Described by some journalists as the “Godfather of DeFi,” Cronje is constantly building new blockchain projects, coding most of the applications himself. Yearn Finance, a decentralized yield generation and aggregation tool, was the first of its kind and is still recognized as one the most popular dapps in decentralized finance (DeFi).
Despite multiple successful and innovative ventures, Cronje has a strained relationship with the DeFi space. He announced that he was quitting DeFi multiple times and has taken months-long sabbaticals before returning to build new projects. He is also known for deploying projects prior to thorough testing, a practice that has garnered criticism from users and caused controversy in the past.
He frequently writes on a Medium blog about Web3, offering readers an inside look at the financial, technological, and personal elements of developing DeFi applications.
Andre Cronje was born in Cape Town, South Africa, and earned a law degree from Stellenbosch University in 2003.
In the early 2000’s while Cronje was working as a lawyer, his roommate asked for rides to college computer science classes. Cronje became interested in the subject and began to sit in on the classes himself, and subsequently enrolled at the school. He completed a three-year computer science program in just a few months and became a lecturer at the Computer Training Institute Education Group.
Cronje spent the next decade working as a software developer and engineering manager at various companies, including telecoms, big data, mobile security, and fin-tech firms.
Role in the cryptocurrency community
Toward the end of the 2017 Bitcoin bull run, as public knowledge of cryptocurrency was growing, Cronje himself started learning about blockchain technology. Already experienced with distributed networks from his work in the telecom industry, he spent his free time studying GitHub repositories and crypto whitepapers to develop his knowledge of blockchain and crypto technology.
He eventually performed code reviews at Crypto Briefing, a cryptocurrency publication, and took a job with Fantom, a South Korean directed acyclic graph (DAG) blockchain.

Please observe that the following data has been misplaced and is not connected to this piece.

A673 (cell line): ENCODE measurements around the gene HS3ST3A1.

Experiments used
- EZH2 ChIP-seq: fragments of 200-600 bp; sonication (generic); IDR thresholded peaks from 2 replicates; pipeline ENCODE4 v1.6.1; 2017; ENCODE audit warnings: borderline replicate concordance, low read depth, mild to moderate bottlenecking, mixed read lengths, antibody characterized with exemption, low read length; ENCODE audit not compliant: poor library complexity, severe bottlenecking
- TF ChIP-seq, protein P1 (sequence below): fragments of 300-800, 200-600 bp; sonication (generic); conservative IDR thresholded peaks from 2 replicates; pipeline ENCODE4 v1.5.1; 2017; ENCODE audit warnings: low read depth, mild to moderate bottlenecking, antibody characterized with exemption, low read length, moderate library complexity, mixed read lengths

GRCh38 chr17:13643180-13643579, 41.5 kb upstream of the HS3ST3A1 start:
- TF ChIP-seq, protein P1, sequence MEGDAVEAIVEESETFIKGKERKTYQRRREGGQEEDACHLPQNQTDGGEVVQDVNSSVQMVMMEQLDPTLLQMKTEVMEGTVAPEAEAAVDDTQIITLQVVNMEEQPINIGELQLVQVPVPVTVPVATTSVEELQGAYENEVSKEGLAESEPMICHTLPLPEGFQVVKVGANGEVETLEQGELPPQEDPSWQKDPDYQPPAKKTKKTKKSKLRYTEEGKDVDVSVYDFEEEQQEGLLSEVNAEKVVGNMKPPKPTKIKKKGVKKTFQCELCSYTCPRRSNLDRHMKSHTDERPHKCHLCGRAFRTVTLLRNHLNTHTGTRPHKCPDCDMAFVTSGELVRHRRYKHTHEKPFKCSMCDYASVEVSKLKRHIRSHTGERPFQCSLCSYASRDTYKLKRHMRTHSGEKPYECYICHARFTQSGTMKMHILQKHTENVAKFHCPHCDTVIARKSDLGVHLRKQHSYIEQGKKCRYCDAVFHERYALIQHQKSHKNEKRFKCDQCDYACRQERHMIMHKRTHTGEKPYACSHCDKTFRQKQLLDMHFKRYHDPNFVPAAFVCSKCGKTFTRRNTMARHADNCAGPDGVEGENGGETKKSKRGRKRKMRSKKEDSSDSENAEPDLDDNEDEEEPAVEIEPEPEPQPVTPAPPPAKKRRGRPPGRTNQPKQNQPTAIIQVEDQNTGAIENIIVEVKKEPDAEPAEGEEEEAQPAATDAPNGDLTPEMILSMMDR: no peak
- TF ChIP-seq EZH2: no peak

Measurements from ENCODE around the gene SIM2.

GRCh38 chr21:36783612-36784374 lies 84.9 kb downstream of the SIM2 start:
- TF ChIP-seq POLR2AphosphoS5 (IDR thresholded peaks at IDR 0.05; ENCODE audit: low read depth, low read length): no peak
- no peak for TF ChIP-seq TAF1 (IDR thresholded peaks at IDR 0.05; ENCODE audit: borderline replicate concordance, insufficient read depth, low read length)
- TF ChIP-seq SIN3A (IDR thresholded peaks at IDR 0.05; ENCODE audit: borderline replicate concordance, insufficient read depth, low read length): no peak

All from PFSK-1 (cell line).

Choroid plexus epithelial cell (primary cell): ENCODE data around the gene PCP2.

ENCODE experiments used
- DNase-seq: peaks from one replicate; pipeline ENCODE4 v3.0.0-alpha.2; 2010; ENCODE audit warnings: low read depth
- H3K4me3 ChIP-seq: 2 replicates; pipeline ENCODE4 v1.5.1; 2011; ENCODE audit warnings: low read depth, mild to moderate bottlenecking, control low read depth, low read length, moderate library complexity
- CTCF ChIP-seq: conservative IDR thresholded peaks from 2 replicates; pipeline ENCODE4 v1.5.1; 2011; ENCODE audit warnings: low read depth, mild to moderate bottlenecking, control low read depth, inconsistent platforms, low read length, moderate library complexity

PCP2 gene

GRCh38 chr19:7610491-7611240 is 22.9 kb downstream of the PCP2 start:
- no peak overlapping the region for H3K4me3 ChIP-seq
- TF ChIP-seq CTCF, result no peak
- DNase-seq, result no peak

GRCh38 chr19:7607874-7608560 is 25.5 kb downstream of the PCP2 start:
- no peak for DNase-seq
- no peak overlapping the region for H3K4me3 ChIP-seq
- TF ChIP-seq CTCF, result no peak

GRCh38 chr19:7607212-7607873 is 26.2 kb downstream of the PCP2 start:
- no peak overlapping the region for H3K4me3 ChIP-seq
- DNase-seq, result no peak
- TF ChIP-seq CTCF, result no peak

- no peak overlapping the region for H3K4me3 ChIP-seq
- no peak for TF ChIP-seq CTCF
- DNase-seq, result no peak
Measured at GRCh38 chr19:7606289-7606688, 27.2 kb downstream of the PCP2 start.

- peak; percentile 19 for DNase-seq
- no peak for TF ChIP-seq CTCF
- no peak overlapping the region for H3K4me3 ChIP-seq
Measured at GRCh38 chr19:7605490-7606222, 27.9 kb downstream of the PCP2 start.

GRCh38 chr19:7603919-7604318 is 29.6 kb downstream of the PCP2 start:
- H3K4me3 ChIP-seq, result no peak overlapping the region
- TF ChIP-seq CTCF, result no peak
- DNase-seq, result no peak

After working in crypto, Cronje was disheartened by what he called “token culture,” which focused on the trading and financial elements of crypto, rather than the technology and products. “There's so much time, energy, and capital wasted playing the token game as opposed to playing the product game, which in the long term has a benefit for the token," he said in an interview.
Cronje had developed a preference for stablecoins but noted that he had trouble managing his funds. He was treating the coins the same as he would a traditional savings account. "I wasn't comfortable making cryptocurrency decisions, because I do not understand the cryptocurrency markets," he said.
He started iEarn (which would later become Y.Earn, then Yearn Finance) in 2020, with the original purpose of maximizing his own crypto returns. Yearn finance utilizes yield farming, a practice that allows investors to earn rewards by depositing their coins into a DeFi app.
Yearn is built on the Ethereum blockchain and aggregates several other DeFi protocols, including Curve Finance. It is a yield aggregator, which allows users to deposit funds that then automatically move between different protocols to seek profit-generating strategies by using various trading and lending and borrowing services. The more funds a user deposits, the higher the potential to earn rewards. This process lets users optimize their crypto earnings by making passive income on their assets.
Cronje built the site himself and used his own funds, without outside capital, to launch the project. It quickly became one of the fastest growing apps in the DeFi space, captivating the crypto community and giving Cronje significant publicity.